Dinosaur relative's genome linked to mammals
Scientists from the University of Adelaide and South Australian Museum have collaborated with Otago University, New Zealand and a global team to sequence the genome of the tuatara—a rare reptile whose ancestors once roamed the earth with dinosaurs.
The findings on this remarkable living, single species reptile, which originated in the Triassic period around 250 million years ago and is only found in New Zealand, have been published in Nature.
Professor David Adelson's lab of the University of Adelaide's Department of Molecular and Biomedical Science and Dr. Terry Bertozzi of the South Australian Museum carried out key analysis of the tuatara genome that revealed an unusual architecture, half-way between mammal and reptile.
"The tuatara is the last surviving species of a reptile group that roamed the earth with the dinosaurs and remarkably, its genome shares features with those of mammals such as the platypus and echidna," said Professor Adelson.
The key contribution of Professor Adelson's lab and Dr. Bertozzi was to demonstrate that some sequences of DNA that move or jump location, referred to as 'jumping genes', found in the tuatara are most similar to those found in platypus while others are more similar to those in lizards.
"The tuatara genome contained about 4% jumping genes that are common in reptiles, about 10% common in monotremes (platypus and echidna) and less than 1% common in placental mammals such as humans," said Professor Adelson.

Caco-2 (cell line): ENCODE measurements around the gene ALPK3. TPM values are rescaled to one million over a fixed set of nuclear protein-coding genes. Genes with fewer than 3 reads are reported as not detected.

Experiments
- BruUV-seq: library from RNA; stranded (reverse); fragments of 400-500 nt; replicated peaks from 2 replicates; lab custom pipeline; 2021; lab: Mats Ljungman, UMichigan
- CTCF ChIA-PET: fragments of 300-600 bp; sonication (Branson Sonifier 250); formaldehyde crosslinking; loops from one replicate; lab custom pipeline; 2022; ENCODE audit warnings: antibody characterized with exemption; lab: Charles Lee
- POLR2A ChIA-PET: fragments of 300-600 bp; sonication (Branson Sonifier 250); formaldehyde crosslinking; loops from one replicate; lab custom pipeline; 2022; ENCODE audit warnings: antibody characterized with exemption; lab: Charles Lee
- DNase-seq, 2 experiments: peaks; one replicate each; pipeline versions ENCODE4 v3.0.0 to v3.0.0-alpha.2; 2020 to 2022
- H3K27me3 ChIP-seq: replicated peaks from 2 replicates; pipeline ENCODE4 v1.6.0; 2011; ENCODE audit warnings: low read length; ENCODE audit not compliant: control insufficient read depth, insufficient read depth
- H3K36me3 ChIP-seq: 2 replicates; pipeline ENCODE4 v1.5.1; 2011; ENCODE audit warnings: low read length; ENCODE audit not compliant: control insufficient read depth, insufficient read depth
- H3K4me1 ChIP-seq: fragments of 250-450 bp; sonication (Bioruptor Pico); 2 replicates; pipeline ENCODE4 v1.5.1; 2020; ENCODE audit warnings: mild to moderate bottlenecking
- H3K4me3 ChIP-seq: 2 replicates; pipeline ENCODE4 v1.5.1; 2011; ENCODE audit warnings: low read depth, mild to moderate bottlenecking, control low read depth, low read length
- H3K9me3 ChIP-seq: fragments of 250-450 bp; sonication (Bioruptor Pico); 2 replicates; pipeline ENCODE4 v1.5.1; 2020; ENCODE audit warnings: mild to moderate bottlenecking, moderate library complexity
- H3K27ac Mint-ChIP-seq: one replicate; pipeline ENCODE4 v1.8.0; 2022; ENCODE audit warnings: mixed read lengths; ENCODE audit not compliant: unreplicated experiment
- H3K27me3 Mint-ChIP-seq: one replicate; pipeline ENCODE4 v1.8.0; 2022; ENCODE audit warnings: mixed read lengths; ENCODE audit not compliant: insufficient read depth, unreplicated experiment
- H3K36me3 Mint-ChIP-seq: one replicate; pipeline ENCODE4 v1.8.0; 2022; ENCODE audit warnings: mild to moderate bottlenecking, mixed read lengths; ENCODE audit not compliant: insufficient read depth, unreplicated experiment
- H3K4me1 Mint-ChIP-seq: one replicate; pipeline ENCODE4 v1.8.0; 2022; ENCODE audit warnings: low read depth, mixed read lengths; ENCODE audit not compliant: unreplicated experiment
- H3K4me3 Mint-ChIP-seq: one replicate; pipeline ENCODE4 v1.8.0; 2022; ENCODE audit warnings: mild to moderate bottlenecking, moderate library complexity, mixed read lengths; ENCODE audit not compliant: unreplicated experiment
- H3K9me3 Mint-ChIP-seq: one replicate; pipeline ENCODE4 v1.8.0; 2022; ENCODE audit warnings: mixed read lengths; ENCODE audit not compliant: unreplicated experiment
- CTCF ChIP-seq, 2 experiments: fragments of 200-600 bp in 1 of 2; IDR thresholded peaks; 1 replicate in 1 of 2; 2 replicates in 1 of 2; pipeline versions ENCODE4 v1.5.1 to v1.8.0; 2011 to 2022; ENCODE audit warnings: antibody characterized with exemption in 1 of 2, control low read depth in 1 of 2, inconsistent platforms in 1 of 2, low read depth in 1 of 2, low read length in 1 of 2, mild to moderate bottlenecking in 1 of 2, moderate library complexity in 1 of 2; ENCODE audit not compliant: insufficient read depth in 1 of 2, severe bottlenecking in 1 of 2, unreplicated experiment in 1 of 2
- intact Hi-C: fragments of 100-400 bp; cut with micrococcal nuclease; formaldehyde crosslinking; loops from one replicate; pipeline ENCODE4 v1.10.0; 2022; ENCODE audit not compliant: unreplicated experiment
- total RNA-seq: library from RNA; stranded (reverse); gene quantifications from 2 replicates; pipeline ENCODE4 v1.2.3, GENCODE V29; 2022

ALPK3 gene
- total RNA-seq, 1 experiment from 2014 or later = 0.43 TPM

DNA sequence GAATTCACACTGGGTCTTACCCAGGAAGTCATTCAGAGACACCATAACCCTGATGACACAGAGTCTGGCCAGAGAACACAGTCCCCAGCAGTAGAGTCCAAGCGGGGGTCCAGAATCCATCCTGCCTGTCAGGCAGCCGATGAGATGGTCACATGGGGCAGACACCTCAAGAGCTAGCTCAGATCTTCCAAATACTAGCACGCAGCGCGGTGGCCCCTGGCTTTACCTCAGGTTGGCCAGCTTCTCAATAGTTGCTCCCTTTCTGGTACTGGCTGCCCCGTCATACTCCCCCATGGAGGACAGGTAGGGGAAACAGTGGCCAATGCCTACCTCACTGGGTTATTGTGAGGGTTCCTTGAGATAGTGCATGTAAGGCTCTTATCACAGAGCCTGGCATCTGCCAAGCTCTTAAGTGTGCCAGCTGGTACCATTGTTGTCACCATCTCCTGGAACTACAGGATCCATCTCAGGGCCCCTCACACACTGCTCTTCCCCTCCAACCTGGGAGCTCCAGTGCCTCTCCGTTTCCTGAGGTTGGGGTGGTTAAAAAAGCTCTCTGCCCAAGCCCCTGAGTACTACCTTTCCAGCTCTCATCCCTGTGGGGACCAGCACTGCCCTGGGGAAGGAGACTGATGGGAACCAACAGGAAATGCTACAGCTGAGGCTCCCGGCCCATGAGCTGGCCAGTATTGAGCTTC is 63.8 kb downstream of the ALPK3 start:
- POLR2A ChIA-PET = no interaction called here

"This was a highly unusual observation and indicated that the tuatara genome is an odd combination of both mammalian and reptilian components."
"The unusual sharing of both monotreme and reptile-like repetitive elements is a clear indication of shared ancestry albeit a long time ago," said Dr. Bertozzi.
With no close relatives, the position of tuatara on the tree of life has long been contentious. The research places tuatara firmly in the branch shared with lizards and snakes, but they appear to have split off and been their own species for around 250 million years—an enormous amount of time given primates only originated around 65 million years ago, and hominids, from which humans descend, originated approximately six million years ago.
"It has been a privilege to be part of this project, which has been a true, historic collaboration with local iwi (Māori indigenous tribe) Ngātiwai. While this is largely fundamental science, I expect it to yield new ways of thinking about our own genome structure that may have relevance to our health," said Professor Adelson.